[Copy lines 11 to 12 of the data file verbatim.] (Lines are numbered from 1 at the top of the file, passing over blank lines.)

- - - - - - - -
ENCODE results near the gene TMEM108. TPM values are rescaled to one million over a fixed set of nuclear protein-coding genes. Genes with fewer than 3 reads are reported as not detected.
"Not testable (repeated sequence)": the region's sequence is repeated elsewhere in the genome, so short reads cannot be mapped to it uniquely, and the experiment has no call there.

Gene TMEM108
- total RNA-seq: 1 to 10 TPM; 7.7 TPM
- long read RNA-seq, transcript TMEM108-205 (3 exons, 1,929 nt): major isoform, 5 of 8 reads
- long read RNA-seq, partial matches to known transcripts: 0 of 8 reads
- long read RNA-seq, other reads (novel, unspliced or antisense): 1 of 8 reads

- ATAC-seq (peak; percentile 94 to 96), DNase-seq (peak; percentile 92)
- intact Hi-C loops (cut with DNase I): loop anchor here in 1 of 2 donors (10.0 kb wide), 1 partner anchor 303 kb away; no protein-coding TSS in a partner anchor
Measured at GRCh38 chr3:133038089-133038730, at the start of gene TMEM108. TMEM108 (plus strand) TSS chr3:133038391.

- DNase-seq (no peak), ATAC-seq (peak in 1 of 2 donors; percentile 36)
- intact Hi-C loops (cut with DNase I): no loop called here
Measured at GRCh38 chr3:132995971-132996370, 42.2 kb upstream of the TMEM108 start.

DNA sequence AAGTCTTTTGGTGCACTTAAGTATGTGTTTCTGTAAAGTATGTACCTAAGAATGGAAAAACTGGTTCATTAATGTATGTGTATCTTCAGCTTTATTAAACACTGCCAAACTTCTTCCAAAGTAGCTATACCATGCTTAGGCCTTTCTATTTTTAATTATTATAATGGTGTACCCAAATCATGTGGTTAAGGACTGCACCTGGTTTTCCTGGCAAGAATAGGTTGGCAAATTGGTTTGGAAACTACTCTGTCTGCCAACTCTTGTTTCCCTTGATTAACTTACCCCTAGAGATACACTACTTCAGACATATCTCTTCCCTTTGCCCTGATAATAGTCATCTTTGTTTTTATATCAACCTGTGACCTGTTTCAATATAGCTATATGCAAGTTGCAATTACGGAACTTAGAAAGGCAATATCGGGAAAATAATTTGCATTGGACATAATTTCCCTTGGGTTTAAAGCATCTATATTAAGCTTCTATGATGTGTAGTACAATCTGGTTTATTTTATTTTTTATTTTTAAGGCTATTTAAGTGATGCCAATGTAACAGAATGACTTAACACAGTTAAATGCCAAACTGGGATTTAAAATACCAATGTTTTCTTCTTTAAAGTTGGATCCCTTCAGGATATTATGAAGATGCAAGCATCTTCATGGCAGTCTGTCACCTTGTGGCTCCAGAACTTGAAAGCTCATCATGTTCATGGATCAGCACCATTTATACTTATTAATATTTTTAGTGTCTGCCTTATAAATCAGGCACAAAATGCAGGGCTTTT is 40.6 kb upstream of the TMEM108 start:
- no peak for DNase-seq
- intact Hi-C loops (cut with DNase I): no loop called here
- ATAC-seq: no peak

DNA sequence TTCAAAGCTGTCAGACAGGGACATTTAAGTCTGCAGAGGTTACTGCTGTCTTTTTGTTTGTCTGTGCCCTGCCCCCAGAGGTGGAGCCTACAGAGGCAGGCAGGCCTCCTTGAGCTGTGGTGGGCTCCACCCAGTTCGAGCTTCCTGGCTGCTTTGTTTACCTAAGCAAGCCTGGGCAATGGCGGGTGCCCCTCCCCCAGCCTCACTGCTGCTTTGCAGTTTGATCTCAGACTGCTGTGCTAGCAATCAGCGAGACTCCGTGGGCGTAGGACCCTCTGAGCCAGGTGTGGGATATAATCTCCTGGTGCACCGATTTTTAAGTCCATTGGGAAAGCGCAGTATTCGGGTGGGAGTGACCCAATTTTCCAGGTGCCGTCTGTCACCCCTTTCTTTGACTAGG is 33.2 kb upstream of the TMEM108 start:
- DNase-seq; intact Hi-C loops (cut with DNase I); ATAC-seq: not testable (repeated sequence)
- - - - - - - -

- DNase-seq (no peak), ATAC-seq (peak in 1 of 2 donors; percentile 36)
- intact Hi-C loops (cut with DNase I): no loop called here